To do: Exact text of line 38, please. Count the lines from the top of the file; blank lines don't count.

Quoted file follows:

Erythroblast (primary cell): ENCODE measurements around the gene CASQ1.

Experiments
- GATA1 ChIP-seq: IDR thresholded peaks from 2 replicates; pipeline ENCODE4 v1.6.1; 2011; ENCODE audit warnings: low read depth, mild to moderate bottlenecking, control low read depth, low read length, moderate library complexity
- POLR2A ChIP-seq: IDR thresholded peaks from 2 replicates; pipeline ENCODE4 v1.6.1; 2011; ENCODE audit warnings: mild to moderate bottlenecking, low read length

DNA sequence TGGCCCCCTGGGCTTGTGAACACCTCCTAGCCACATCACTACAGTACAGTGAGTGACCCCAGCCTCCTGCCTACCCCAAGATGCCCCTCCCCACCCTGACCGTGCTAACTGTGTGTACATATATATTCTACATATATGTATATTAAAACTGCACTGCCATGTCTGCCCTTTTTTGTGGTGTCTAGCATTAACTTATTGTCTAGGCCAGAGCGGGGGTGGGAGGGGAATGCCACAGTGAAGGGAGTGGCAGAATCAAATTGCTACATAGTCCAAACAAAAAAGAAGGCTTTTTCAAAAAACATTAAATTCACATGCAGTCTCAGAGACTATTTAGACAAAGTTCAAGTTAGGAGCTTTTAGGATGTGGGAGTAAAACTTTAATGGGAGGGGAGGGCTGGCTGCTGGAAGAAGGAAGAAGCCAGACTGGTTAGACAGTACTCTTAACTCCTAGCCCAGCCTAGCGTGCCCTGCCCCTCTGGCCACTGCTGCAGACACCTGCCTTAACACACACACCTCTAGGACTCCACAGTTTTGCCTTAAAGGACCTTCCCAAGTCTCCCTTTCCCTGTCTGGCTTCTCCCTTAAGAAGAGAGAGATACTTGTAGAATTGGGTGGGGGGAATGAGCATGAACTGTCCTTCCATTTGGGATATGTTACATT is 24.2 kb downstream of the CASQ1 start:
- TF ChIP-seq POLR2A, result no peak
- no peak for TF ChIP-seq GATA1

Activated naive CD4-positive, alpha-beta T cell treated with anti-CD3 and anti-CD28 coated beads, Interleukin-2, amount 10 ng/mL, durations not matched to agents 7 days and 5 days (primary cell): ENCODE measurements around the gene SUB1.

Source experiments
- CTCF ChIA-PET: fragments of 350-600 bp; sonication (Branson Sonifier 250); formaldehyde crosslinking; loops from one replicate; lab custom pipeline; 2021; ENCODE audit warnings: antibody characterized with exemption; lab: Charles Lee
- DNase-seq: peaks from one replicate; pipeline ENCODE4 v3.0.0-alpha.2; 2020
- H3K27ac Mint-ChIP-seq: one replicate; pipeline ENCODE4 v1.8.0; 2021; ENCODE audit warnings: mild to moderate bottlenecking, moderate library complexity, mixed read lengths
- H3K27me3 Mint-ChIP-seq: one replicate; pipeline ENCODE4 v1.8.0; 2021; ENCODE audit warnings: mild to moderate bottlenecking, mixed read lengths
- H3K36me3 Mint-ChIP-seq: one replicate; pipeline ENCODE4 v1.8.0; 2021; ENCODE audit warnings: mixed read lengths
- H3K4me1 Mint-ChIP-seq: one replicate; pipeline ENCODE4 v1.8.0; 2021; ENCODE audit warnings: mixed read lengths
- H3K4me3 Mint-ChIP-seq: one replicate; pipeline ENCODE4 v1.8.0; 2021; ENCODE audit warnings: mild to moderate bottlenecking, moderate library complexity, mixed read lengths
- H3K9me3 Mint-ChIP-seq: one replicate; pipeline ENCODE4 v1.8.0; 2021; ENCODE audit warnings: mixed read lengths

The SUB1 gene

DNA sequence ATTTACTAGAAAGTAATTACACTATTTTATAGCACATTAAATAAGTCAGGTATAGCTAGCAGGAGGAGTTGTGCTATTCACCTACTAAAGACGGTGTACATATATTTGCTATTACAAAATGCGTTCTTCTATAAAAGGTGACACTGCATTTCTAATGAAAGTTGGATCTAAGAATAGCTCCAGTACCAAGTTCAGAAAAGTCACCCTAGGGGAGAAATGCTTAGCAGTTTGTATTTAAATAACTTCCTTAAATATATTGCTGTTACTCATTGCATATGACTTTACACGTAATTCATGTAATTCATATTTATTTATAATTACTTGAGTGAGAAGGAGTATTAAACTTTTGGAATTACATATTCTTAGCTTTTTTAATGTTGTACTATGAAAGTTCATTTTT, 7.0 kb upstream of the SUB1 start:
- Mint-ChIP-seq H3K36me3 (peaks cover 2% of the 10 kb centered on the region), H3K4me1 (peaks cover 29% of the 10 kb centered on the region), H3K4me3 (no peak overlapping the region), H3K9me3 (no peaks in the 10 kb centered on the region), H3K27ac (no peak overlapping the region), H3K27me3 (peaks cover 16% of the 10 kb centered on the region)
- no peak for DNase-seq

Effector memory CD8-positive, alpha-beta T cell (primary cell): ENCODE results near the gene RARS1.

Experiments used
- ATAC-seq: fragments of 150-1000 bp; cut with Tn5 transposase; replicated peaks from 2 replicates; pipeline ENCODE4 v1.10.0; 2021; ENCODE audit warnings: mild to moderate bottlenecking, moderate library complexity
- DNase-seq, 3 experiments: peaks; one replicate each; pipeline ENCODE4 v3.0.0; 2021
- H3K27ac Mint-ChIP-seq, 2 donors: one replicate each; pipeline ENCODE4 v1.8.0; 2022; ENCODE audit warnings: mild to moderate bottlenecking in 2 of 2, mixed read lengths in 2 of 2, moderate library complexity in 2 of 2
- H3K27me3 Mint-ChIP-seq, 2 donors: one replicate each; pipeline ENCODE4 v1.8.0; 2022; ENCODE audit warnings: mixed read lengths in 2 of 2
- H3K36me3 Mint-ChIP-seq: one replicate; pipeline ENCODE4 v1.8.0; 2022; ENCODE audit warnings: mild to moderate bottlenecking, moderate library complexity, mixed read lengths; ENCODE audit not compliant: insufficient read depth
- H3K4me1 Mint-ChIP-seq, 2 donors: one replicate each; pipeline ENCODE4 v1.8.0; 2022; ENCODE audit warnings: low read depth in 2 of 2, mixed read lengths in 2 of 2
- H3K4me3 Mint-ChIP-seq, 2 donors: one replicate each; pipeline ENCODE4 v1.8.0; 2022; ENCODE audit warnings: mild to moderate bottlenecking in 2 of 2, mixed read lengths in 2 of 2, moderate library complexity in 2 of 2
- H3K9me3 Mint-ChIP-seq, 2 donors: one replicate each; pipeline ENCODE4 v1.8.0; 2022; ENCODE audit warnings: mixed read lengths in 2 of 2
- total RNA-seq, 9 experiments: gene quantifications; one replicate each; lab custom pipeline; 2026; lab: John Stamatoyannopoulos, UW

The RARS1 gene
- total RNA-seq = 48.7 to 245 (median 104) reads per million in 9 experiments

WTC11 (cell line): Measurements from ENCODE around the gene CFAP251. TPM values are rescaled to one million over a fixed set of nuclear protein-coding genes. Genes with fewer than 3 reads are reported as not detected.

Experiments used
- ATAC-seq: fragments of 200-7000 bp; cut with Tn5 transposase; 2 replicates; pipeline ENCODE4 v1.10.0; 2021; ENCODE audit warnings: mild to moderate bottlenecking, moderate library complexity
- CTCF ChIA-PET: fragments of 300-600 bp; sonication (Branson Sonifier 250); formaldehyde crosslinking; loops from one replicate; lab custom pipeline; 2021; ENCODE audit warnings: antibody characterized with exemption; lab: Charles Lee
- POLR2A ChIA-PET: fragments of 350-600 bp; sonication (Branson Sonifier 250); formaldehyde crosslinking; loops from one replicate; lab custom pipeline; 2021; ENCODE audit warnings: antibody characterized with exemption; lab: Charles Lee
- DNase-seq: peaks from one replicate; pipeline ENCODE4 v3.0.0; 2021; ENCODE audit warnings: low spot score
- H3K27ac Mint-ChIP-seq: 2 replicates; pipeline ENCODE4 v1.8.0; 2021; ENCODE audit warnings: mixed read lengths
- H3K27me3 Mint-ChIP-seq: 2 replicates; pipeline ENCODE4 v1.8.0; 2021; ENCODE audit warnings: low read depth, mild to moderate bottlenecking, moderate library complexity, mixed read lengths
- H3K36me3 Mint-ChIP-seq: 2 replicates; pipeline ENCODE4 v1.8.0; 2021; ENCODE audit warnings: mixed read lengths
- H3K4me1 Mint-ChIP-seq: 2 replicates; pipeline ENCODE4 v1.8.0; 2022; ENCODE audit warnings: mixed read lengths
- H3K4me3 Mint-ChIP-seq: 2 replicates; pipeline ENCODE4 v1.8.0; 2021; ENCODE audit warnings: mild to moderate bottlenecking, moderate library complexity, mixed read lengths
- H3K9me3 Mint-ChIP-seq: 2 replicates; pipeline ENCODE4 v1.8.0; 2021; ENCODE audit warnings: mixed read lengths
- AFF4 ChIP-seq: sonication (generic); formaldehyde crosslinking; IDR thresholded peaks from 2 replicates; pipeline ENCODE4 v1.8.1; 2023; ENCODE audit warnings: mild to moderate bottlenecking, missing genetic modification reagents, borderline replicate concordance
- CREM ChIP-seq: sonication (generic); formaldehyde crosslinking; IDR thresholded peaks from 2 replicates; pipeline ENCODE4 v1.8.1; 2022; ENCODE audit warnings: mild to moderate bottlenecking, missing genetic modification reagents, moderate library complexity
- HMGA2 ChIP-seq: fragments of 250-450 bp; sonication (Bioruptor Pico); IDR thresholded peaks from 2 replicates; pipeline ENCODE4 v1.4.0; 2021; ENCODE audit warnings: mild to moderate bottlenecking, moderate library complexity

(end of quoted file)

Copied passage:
- CTCF ChIA-PET: fragments of 300-600 bp; sonication (Branson Sonifier 250); formaldehyde crosslinking; loops from one replicate; lab custom pipeline; 2021; ENCODE audit warnings: antibody characterized with exemption; lab: Charles Lee